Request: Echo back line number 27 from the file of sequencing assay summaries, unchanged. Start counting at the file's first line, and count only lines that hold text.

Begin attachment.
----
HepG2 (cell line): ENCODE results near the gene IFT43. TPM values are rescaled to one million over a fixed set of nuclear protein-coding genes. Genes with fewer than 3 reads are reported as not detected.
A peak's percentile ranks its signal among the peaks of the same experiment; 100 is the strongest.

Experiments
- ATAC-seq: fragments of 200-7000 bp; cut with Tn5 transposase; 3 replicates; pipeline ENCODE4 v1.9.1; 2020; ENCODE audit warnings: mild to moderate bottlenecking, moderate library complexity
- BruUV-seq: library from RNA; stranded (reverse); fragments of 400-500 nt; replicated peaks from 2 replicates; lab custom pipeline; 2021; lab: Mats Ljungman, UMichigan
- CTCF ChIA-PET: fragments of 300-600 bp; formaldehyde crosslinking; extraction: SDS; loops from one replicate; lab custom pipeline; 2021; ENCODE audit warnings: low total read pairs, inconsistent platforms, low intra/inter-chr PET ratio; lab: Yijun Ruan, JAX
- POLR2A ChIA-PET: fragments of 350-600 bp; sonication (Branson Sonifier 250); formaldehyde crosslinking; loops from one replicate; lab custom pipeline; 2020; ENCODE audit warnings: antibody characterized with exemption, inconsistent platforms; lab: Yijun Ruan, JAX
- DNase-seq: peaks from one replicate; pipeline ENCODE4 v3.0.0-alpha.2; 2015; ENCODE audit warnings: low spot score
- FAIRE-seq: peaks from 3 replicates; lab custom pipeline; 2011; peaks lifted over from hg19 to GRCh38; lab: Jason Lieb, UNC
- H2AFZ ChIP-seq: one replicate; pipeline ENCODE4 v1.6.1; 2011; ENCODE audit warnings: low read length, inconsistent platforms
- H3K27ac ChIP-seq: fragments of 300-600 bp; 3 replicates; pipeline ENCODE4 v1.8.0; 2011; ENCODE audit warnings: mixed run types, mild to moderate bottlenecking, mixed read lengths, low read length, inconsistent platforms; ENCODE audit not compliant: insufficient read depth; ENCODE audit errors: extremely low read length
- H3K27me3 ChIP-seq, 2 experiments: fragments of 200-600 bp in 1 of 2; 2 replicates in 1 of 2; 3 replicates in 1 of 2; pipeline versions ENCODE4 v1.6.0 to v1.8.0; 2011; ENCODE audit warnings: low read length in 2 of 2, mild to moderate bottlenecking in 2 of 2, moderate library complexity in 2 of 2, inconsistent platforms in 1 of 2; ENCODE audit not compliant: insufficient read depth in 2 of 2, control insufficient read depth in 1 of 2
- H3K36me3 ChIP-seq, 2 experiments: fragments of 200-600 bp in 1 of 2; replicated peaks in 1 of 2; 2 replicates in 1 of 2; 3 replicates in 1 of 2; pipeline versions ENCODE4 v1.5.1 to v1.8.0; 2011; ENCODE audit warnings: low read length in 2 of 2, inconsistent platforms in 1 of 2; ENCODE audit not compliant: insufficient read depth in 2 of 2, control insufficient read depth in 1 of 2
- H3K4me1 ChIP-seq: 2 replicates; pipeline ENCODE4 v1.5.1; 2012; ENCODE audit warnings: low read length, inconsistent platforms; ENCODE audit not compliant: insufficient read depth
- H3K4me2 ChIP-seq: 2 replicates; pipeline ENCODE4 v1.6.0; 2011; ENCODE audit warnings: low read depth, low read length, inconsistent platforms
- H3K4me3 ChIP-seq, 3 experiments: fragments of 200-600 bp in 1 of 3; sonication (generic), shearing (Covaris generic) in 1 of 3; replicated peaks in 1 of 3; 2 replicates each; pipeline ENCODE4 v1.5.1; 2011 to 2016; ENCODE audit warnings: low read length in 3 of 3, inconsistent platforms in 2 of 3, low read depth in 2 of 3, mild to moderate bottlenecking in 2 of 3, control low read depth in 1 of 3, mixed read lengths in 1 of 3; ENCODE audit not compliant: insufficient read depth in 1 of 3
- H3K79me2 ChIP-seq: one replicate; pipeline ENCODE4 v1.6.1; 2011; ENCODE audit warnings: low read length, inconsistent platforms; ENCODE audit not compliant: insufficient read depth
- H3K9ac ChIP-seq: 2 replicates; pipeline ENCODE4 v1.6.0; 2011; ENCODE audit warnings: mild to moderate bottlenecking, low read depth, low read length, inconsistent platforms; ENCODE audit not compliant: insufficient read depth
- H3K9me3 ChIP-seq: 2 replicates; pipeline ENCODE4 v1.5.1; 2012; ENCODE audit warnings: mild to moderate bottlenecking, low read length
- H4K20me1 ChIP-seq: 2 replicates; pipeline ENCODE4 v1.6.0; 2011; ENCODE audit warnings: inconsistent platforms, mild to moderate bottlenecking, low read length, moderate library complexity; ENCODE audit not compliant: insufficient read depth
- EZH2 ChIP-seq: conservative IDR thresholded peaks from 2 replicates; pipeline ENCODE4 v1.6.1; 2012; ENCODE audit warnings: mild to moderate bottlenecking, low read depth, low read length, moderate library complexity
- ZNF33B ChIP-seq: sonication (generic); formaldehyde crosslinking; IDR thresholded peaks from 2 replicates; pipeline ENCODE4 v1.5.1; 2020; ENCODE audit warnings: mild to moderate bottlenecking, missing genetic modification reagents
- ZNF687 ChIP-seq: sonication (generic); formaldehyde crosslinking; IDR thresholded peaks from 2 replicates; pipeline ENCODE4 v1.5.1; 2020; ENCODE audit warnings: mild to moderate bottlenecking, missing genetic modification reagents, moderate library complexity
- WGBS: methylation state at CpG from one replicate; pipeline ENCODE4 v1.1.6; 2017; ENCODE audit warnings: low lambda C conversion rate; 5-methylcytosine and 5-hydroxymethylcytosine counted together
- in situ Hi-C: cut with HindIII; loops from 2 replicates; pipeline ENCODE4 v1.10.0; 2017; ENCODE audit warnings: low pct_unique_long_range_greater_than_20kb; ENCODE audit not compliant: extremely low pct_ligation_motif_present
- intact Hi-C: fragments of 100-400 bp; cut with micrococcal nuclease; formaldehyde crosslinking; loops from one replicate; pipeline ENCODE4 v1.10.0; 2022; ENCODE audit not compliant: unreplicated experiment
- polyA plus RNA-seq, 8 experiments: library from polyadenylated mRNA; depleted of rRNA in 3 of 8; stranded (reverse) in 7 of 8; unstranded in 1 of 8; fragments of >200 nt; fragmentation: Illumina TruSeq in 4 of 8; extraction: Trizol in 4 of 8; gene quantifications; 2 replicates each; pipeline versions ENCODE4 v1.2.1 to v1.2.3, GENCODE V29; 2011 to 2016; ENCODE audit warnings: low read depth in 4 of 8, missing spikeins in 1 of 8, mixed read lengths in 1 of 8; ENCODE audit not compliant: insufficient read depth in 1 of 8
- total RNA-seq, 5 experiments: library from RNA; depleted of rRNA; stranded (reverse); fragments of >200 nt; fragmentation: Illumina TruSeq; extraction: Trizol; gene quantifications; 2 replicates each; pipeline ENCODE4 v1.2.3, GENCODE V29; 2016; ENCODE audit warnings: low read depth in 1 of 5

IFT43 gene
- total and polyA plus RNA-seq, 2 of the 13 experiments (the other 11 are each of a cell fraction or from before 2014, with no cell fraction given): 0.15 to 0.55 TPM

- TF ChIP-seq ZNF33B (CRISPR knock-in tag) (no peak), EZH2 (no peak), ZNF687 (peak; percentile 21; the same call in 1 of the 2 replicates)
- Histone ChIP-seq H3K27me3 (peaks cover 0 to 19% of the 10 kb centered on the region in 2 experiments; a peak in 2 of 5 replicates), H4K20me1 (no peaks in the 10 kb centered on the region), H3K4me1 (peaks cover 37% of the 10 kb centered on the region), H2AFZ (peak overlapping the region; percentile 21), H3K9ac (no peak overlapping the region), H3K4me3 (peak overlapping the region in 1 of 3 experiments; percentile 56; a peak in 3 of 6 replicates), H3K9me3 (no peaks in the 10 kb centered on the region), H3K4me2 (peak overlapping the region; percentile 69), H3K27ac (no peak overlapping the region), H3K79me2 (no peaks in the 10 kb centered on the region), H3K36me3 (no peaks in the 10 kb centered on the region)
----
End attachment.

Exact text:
- polyA plus RNA-seq, 8 experiments: library from polyadenylated mRNA; depleted of rRNA in 3 of 8; stranded (reverse) in 7 of 8; unstranded in 1 of 8; fragments of >200 nt; fragmentation: Illumina TruSeq in 4 of 8; extraction: Trizol in 4 of 8; gene quantifications; 2 replicates each; pipeline versions ENCODE4 v1.2.1 to v1.2.3, GENCODE V29; 2011 to 2016; ENCODE audit warnings: low read depth in 4 of 8, missing spikeins in 1 of 8, mixed read lengths in 1 of 8; ENCODE audit not compliant: insufficient read depth in 1 of 8